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Table for Three

An uninteresting and delightful evening among friends

By Brandon LeverPublished 3 years ago 3 min read
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Table for Three
Photo by Siyuan on Unsplash

We gathered ourselves just beyond the single-doored entrance of the restaurant, ushered in under the harsh confluence of the dark and the cold that titled that ordinary winter evening. Or, perhaps, not so ordinary when considered in light of the occasion that brought us there that night. Ms. Sabel, our close friend of two decades, had just turned twenty-seven, and Sira and I, harbouring a semblance of appreciation and respect for social ceremony, had insisted on our taking her to dinner to celebrate.

The room was warm and busy and lit in a way that made everything glow with a hue of subtle amber. Our arrival was almost an imposition – the maître d’ went to at least a bit of trouble trying to place us at a table on account of our non-existent reservation. Inconveniences to the staff aside, after a few moments we found ourselves seated in the back corner of the room, close to the bar, with a spanning view of the entire restaurant – a coveted vantage point, no doubt, for those who delight in the theatre of people-watching.

It wasn’t long before we ordered drinks. The house red for me; a gin and tonic for Sira – her second of the night if you count the ‘after-work drinks’ she’d come from just prior to meeting us – and for Mia, the odd sip from Sira’s perspiring glass. I’d be remiss if I didn’t mention how I was caught delightfully off guard by the chilled, silky liveliness of the wine – a Sangiovese grape variety from the Riverina, flying under the radar of acclaim and notoriety with its pedestrian moniker: 2015 Maybe Frank House Red.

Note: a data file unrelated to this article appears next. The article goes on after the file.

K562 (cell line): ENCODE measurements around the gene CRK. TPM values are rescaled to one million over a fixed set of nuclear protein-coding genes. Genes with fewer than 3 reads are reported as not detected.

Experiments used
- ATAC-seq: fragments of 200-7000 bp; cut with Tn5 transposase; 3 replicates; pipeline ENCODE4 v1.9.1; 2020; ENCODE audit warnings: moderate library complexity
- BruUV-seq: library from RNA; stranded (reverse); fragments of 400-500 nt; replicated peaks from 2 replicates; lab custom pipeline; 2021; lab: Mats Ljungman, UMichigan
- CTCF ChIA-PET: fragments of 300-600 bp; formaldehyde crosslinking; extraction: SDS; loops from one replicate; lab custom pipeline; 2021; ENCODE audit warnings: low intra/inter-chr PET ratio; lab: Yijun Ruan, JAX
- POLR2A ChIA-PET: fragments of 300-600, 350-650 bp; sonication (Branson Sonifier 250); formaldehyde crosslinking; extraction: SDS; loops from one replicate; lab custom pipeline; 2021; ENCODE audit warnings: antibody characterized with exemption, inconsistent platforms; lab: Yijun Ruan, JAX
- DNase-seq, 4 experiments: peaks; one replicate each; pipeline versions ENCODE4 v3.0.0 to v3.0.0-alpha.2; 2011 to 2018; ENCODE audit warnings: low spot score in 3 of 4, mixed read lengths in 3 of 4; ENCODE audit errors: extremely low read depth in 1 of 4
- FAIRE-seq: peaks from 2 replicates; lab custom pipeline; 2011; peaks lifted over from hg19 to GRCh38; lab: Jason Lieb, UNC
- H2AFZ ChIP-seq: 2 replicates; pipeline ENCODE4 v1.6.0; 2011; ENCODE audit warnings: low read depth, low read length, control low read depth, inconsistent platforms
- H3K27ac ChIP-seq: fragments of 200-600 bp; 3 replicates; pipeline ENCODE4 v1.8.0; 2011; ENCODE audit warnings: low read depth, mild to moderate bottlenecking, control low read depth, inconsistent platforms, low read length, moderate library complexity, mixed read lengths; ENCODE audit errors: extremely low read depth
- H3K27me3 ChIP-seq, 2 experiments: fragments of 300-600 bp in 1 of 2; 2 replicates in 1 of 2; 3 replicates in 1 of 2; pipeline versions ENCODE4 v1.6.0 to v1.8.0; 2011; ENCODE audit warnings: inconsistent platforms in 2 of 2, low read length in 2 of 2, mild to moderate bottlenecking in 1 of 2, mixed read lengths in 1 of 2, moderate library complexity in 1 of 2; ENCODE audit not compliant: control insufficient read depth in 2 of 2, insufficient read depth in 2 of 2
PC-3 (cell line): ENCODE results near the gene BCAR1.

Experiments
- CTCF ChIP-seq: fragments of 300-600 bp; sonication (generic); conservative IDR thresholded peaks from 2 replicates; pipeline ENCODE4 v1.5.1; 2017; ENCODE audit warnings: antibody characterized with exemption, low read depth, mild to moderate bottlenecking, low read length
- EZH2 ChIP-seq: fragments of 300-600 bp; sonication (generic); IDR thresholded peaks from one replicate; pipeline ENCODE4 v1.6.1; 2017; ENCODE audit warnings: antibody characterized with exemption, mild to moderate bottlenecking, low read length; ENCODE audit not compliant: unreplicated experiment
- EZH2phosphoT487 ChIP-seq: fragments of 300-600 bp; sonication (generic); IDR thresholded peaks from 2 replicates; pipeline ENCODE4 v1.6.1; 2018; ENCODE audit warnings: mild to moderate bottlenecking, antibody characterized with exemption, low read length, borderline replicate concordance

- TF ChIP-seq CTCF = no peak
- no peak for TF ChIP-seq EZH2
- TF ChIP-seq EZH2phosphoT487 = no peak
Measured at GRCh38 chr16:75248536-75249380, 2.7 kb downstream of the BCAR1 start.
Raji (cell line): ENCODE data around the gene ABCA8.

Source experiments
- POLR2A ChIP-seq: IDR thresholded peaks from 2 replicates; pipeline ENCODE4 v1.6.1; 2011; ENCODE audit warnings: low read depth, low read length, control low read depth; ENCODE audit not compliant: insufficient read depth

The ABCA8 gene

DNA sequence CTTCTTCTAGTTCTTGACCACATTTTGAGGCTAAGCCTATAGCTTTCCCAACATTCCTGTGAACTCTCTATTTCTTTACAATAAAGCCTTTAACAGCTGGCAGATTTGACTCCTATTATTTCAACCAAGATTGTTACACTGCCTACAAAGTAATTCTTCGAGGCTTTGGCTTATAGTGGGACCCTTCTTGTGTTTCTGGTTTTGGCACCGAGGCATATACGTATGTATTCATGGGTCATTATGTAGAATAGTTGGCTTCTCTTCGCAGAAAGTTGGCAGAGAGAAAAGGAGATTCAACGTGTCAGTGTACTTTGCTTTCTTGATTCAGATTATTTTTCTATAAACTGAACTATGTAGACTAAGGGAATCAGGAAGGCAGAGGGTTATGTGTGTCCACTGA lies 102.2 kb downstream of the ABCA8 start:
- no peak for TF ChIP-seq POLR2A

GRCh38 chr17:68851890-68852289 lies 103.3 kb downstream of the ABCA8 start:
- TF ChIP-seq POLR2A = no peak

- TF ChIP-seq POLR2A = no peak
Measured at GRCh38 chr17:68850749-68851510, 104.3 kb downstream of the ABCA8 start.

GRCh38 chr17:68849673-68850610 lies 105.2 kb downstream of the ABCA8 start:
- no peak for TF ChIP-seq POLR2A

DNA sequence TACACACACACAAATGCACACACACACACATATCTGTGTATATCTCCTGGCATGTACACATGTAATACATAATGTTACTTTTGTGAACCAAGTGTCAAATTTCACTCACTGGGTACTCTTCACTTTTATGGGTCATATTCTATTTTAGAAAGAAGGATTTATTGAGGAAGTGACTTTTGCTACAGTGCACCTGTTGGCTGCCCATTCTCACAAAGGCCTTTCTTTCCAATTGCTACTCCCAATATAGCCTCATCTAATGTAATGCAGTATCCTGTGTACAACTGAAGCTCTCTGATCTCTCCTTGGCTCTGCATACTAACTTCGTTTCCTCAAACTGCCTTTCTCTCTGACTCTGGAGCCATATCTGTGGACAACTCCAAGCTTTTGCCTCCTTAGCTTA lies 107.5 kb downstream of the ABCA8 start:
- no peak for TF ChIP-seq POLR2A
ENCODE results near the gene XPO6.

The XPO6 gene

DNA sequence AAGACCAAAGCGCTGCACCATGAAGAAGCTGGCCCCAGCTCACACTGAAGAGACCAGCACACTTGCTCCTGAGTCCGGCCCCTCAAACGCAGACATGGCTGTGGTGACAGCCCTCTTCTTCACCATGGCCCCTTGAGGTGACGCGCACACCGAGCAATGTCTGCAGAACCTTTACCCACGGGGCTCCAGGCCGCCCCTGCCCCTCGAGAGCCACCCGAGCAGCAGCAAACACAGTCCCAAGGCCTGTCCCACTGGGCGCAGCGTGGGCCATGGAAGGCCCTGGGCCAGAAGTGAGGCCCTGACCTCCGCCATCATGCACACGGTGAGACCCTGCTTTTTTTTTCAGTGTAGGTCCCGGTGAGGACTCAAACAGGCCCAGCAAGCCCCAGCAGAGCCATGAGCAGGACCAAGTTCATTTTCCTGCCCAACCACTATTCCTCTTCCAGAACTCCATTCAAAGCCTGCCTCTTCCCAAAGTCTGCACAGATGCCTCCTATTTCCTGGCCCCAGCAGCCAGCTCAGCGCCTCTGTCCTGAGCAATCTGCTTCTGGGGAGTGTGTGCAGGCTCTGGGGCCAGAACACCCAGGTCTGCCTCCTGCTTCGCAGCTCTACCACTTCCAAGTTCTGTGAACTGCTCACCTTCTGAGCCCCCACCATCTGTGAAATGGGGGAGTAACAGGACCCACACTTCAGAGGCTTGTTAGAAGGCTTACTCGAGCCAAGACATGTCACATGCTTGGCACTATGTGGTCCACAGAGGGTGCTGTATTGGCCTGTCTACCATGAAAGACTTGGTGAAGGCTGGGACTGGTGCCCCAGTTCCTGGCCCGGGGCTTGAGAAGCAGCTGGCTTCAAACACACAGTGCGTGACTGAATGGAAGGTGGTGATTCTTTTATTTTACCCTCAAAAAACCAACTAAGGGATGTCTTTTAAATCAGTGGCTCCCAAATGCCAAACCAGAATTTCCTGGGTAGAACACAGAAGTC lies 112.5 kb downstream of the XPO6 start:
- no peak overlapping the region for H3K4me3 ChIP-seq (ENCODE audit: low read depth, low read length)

Our conversation – of everything and of nothing – coursed over the mess of discussions and scurrying waiters and jousting cutlery and the indiscernible hum of music that levelled the room. I would talk of health – particularly, perhaps solipsistically, of my health, and the diet and activity of which I had only recently begun to enforce on myself with a near tyrannical stringency.

After little deliberation in the form of predictable indecisiveness and characteristic agreeableness, we ordered between us the Salumi Misti, the Pappardelle Al Ragu Bolognese and a pizza that went by the name of Alba. Two of us would at one point don something of a Sherlockian inquisitiveness when it came to the matter of Sira’s new, high-profile job at some prestigious architectural firm in one of Sydney’s equally prestigious suburbs.

With the exception of the olive pips, we all saw to it that no morsal of food or fat was left idle on any plate that graced that table. The same could have been said for the dessert had the restaurant served such a thing. Eventually, we’d all riff on the subject of age, of growing older, and of the humorously depressing way in which we were all so aware of it – of how each year we grew slower and weaker and more languid than the year before. Sober topics such as this, though enjoyed while decidedly unsober, were always punctuated with laughter and a disarming levity.

Long after the meal had disappeared and our glasses had emptied and the table was left bare, the conversation lingered…and eventually petered with the unspoken and collective understanding of the evening’s conclusion.

Though our exit was not without complication – of the innocuous, well-mannered sort. For Mia, laboring under the fallacy that she was without celebratory exemption, attempted to pay her part. As decorous a gesture as it was, it was promptly thwarted by my and Sira’s insistence: “There’ll be none of that.” All told – a simple, tame, uninteresting, and immensely delightful evening. One that will likely find delightful iterations in the years to come.

Short Story
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About the Creator

Brandon Lever

What can i say? I like to write:)

Mostly about society and culture.

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